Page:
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Just when you think this year's corn yield potential hadn't sunk enough, another developing has now come along and could knock your yields down even further, one expert says.
This summer's devastating growing conditions have been the perfect setup for stalk rot up to and when the combines run this fall.
Drought is one of a number of potential causes of stalk rot, which takes place when photosynthesis is slowed. And, now is the time to start scouting to see what kind of trouble you might face because of stalk rot once you begin harvest," says University of Illinois Extension educator Angie Peltier.
"Stalk rots increase lodging potential, which can decrease harvestable yield and leave much of it on the ground. Corn plants are top-heavy, and stalk rots increase the chances that plants will fall over, or lodge, due to gravity or wind and weather events," she says.
If you know you have stalk rot in your fields right now, you're out of luck for this year. There's no way to get rid of it at this point in the year. But, reaching that diagnosis can only come in scouting your fields now. Peltier recommends checking stalks for discoloration around the outer margin of lower nodes.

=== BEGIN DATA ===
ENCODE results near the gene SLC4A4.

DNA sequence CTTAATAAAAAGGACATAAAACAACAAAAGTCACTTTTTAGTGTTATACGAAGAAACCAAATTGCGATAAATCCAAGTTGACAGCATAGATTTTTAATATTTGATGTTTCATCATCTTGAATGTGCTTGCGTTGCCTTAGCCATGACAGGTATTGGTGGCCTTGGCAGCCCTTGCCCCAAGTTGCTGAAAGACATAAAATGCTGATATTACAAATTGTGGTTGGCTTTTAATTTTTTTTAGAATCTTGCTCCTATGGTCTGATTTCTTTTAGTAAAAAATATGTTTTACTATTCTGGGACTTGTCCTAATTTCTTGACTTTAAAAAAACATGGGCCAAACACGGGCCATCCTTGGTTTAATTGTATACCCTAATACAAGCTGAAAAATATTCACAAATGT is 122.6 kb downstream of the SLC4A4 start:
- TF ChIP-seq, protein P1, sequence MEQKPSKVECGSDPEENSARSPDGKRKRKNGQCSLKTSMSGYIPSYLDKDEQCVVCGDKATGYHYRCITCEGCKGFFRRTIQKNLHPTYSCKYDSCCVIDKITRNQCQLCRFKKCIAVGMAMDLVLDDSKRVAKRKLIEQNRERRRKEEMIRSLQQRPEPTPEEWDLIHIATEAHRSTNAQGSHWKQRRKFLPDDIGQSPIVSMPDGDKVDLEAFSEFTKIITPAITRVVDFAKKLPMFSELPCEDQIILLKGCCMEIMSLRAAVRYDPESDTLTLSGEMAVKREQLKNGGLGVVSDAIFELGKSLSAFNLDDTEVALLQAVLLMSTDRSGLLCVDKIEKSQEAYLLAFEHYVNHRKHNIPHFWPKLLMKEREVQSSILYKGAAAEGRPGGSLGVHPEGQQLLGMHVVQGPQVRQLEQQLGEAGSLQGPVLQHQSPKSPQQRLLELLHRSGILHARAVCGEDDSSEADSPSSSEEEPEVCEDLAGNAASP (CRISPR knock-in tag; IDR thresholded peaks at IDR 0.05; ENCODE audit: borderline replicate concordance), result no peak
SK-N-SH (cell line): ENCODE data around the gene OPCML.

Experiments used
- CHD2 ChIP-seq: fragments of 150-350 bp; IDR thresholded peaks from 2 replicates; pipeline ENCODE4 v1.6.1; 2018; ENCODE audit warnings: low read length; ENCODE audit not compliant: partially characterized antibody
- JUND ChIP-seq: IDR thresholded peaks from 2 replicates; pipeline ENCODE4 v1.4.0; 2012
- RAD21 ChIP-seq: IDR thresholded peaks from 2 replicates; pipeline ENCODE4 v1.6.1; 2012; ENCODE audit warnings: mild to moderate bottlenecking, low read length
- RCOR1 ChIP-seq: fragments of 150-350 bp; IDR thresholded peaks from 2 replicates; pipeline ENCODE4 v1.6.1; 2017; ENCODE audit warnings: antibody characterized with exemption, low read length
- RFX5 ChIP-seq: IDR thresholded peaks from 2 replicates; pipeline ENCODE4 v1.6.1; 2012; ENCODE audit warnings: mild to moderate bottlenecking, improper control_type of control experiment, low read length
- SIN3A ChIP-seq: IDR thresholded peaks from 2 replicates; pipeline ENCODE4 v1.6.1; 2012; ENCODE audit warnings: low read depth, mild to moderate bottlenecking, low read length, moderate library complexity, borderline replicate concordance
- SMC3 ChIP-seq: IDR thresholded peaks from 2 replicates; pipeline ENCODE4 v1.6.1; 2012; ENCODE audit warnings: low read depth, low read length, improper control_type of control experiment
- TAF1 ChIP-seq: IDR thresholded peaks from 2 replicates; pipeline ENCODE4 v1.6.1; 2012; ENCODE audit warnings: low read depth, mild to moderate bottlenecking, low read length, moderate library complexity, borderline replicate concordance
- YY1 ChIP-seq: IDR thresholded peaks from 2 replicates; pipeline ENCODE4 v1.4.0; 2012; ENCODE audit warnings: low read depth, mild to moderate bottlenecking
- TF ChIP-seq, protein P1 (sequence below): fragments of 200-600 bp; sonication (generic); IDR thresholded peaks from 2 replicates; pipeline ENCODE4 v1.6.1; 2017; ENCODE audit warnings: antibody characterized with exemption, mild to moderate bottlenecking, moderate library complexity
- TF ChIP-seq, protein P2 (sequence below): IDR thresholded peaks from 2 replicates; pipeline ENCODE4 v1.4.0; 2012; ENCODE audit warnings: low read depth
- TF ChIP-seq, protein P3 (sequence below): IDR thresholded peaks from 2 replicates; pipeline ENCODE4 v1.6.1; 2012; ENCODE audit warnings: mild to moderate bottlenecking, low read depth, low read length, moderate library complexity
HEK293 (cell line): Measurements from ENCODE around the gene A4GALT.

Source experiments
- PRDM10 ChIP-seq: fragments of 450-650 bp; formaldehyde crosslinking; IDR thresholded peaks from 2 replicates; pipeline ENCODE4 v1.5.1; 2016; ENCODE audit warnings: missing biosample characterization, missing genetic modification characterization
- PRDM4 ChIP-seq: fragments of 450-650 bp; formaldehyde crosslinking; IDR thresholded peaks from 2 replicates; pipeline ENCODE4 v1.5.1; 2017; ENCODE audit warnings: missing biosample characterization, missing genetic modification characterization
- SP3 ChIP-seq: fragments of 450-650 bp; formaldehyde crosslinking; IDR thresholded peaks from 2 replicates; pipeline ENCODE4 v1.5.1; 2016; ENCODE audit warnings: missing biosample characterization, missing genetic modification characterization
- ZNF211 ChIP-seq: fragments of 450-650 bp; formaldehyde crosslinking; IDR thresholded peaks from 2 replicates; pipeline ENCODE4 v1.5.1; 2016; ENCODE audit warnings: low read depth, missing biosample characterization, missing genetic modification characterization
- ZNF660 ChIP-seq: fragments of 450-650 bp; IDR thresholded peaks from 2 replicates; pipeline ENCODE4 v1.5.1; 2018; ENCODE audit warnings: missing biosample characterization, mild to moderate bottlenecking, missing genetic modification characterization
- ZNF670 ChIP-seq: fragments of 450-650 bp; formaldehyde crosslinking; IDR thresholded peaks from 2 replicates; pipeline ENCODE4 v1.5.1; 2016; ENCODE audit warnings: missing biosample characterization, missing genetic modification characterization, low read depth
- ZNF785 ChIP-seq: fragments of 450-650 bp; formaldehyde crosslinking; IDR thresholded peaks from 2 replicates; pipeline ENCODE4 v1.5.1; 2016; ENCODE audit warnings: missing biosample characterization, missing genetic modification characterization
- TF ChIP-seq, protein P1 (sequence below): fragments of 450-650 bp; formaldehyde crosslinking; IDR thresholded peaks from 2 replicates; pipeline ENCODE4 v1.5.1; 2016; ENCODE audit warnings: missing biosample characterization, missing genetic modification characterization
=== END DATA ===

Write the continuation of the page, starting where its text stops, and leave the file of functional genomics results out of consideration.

"External symptoms do not indicate what is happening inside the plant. Plants with rind symptoms do not necessarily have internal symptoms, and some plants without any external symptoms can be severely diseased inside," according to a University of Illinois Extension report. "Internal symptoms include blackened and discolored tissue that can be easily crushed."
If you scout and you do find it, it's not the end of the world. Timing gets more important, though, both for scouting and harvest. Make sure you don't wait too long to scout, and if that scouting does ultimately reveal stalk rot, consider rearranging your harvest plans.
"Begin scouting just before physiological maturity, when grain moisture is between 30% and 40%. Scout each field either by pinching or pushing plants. Walk each field in a zig-zag pattern, checking 20 random plants from 5 spots in the field," according to a university report. "Lodging potential is significant if 10% to 15% of the plants fail. Harvest the fields with the greatest lodging potential first. When harvesting lodged corn, drive slowly, and harvest against the grain."
If you're worried about stalk rot down the road, there are ways to minimize your chances if seeing it again next year. First, look for seed that has a good standability rating. And, consider crop rotation and management practices that can help foster better moisture and nutrient balance in the plants and soil, "such as balancing soil fertility, planting recommended populations and scouting and treating for insects and diseases that have reached economic thresholds," Peltier says.